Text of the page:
We recently met Dr. Deepika Chopra when she joined us for a Facebook and Instagram LIVE. As our Chief Artistic Officer, Christy Coleman, gave her a smoky eye and a bold lip, Dr. Chopra shared a bit about her career—which happens to be one of the more intriguing job titles we’ve ever heard of: Optimism Doctor. We thought, what better time to become a little more optimistic than a new year? So, we sat down with her to learn what “Optimism Doctor” actually means, her tips for starting and sticking with rituals, and advice for how to stay optimistic in not-so-optimistic times.
So, what exactly is an optimism doctor?
I get asked this all the time. People haven’t really heard of the term or title—well, because I made it up! I have a doctorate in clinical psychology and I have been studying and researching happiness, optimism, and visual imagery for the past decade or so. I got sick of explaining the manner in which I practiced by always having to clarify that: “I don’t work as a traditional psychologist and we are going to be focusing on things that make you happy like your goals and motivations, as well as how to manifest more of that in your current life from an evidence-based perspective.” It was a mouthful, so I started shortening it and saying I am an “Optimism Doctor.” And then I realized that is exactly what I do— I help people understand how optimistic they truly are and what that exactly means to them, and how we can elevate that even more and help people live a life more congruent to their highest potential and dreams. I went to trademark it and that is now my self-given title, and I can’t think of any other title that better explains the kind of work I do! Now I am Dr. Deepika Chopra, Optimism DoctorTM! If something doesn’t exist that you are passionate about, you can totally create it.
Tell us about your background and how you decided to make optimism your focus.
I actually came about where I am today through a very non-linear route, and it started, believe it or not, with investment banking straight out of undergrad. From there, I went into the public health sector and realized I really wanted to make a difference and make some sort of change. Although I was working on the mergers and acquisitions side, it was with a company that was helping to solve a health epidemic at the time. While I did find passion in that, it wasn’t until I attended a corporate retreat with an organizational psychologist who was working on our leadership that things really started to click!
I quit my job on a Monday and, somewhat on a whim, I followed my heart to Japan two days later and went for some cliché-sounding—but seriously magical—soul searching in the Japanese countryside. I stayed for about a month and a half, and when I returned, I knocked on every single door at UCLA Neuro Psychiatric Institute just to be given the opportunity to volunteer. With some persistence I found two leads—one that was more research-based and one with a more clinical focus. I took both, and after a few months, I applied to the graduate degree program.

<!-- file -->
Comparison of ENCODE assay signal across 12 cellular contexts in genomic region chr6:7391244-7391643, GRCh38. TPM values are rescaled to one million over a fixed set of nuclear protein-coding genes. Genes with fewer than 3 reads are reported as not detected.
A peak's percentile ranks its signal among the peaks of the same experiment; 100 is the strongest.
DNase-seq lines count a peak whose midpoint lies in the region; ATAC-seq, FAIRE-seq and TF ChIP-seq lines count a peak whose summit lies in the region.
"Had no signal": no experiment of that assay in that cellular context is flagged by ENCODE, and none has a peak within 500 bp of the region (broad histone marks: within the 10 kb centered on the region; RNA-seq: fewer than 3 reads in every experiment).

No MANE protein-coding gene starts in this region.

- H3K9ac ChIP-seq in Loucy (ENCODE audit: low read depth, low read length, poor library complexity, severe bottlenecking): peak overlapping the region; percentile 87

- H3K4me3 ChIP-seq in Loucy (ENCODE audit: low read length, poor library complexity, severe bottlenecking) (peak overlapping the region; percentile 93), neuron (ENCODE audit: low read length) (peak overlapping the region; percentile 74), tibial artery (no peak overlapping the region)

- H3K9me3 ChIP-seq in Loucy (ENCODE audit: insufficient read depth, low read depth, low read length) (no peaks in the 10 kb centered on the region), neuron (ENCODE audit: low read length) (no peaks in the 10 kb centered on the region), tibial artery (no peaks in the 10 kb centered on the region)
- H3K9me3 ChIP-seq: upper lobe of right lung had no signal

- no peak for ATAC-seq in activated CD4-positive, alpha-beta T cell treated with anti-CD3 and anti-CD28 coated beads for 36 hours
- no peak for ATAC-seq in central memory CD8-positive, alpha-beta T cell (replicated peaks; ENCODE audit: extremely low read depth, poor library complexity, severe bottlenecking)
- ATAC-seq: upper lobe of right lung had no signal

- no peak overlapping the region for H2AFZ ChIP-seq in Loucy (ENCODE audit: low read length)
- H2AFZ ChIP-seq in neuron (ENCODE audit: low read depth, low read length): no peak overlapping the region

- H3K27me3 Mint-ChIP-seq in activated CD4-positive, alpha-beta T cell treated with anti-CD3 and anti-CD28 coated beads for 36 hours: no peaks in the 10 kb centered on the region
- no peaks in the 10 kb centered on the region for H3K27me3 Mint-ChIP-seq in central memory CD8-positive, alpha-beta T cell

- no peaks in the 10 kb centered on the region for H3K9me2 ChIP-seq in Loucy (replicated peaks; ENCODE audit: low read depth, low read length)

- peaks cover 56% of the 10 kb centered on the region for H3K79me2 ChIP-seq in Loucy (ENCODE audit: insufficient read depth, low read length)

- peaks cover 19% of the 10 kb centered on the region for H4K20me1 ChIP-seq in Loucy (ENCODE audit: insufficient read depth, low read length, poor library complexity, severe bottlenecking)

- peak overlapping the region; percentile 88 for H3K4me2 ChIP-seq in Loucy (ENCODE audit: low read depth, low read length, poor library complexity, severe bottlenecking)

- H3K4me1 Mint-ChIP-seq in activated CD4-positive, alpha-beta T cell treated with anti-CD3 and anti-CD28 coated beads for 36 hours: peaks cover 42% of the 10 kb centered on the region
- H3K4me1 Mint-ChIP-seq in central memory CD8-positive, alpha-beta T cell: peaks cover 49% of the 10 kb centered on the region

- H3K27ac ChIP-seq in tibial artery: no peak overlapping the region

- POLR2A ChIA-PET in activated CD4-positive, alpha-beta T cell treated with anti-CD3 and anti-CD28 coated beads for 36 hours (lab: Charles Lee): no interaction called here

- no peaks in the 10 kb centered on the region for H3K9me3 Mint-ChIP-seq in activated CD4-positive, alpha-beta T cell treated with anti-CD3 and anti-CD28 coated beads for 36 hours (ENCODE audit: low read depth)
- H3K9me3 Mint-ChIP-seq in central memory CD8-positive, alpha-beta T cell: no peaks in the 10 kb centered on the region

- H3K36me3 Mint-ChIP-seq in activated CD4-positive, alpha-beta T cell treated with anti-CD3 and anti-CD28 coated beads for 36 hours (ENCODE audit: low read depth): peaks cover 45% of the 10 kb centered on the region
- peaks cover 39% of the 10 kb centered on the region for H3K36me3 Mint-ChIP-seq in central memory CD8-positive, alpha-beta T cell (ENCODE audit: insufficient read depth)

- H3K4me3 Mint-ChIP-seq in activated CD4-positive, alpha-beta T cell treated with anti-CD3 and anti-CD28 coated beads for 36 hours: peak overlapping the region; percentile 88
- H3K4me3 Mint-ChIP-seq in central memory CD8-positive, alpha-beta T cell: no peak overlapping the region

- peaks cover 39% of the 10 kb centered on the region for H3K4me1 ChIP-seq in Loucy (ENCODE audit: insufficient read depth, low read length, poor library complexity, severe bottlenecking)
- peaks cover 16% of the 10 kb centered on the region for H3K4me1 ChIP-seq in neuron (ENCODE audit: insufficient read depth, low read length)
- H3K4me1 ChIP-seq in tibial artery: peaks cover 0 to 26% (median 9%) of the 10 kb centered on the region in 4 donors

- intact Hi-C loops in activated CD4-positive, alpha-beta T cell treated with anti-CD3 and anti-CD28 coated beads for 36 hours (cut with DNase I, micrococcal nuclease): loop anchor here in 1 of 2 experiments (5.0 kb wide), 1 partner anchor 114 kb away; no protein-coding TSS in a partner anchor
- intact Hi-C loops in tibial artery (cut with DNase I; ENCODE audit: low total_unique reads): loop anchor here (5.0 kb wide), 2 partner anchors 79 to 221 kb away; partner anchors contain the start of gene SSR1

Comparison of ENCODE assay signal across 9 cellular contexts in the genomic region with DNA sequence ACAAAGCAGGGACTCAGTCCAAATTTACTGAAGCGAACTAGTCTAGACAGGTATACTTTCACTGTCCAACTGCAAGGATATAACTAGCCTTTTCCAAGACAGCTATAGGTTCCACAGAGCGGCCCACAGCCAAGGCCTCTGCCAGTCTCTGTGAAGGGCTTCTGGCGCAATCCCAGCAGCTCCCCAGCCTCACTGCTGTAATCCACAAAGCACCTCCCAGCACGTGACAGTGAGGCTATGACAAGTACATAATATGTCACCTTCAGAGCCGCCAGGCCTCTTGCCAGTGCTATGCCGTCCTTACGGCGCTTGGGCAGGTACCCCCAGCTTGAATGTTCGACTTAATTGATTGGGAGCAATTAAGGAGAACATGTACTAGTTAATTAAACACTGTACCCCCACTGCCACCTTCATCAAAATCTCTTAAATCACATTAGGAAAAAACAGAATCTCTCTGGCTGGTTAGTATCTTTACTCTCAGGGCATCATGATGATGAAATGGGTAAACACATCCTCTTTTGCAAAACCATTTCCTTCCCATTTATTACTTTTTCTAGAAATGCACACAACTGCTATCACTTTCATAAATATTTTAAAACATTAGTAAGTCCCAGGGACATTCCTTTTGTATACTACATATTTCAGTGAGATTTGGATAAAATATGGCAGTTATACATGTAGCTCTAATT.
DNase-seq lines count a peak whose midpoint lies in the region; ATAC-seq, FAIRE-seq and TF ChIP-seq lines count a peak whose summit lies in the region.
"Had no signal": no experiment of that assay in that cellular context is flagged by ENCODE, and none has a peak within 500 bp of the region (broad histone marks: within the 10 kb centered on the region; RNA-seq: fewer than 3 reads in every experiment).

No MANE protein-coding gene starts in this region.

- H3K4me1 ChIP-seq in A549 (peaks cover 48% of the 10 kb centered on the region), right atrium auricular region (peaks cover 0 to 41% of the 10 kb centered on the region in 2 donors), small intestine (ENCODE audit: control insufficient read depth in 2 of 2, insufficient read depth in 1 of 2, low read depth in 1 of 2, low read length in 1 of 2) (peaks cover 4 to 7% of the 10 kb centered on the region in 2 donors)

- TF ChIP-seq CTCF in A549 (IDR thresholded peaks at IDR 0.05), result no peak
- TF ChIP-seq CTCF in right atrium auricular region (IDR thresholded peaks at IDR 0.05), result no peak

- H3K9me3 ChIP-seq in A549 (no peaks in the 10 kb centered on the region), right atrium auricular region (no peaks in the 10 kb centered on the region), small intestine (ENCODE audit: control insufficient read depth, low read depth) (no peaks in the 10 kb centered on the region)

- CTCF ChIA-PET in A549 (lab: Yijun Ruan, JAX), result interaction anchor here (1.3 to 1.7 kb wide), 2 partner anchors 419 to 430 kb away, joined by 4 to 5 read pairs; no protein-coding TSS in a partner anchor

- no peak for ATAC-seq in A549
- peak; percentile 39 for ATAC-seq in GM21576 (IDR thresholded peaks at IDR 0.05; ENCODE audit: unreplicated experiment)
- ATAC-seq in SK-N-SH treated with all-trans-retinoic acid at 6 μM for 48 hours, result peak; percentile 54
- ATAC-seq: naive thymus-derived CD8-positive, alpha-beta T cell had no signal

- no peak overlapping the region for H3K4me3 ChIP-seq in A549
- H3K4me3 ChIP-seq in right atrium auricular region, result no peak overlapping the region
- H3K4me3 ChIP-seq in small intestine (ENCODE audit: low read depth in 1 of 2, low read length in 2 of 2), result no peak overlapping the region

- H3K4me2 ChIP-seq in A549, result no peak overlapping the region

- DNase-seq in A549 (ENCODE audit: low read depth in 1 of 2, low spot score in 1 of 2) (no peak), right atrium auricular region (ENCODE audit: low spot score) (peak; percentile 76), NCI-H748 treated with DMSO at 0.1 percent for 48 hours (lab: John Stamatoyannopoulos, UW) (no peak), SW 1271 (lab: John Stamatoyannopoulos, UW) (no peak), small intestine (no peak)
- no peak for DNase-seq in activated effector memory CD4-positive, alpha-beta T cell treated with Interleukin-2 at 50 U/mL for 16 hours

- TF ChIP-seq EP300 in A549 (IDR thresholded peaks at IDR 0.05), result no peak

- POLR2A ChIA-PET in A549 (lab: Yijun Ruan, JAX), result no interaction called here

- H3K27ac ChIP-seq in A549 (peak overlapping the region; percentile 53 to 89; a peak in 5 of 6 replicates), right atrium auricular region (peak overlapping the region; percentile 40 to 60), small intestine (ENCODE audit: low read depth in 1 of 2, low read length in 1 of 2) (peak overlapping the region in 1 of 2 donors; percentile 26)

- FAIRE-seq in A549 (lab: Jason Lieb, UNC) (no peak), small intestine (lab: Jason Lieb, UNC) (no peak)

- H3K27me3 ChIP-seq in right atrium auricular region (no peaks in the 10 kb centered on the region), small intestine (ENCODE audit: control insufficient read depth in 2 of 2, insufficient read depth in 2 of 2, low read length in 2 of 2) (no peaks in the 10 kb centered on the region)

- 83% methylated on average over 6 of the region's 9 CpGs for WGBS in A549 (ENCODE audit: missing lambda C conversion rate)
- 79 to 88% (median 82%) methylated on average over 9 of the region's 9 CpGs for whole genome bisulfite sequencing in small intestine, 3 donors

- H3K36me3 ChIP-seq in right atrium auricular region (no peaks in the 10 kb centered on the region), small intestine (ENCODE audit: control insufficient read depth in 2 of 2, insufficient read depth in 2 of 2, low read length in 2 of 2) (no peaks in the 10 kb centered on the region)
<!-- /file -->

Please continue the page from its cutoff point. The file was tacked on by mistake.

I ended up completing my doctorate and two post-doctoral fellowships at UCLA and Cedars Sinai Medical Center—and was blessed with incredible mentors and supervisors who were very open to my pursuing this somewhat new and innovative holistic and positive-based psychology practice. I was frustrated and felt limited by the traditional theoretical perspectives in the psychology field, and I was really eager to help people make real, measurable change. I wanted to find a way I could help people help themselves by giving them tangible, self-reliable tools and skills. At the time, words like optimism, happiness, future-directed thinking, and visual imagery were not necessarily as widely used or welcomed as they are becoming now, and I was lucky enough to be doing all of that with so many wonderful patients.
What’s a first step towards more optimism in 2019?
I am very into the idea and practice of rituals these days. When I uncover something new in my own life, it really spreads all the way through to my professional life and practice. My whole focus, personally and professionally with my clients, is all about developing feel-good rituals that are attached to bigger core values and goals. This is my focus for 2019!
What morning ritual sets you up for a happier day?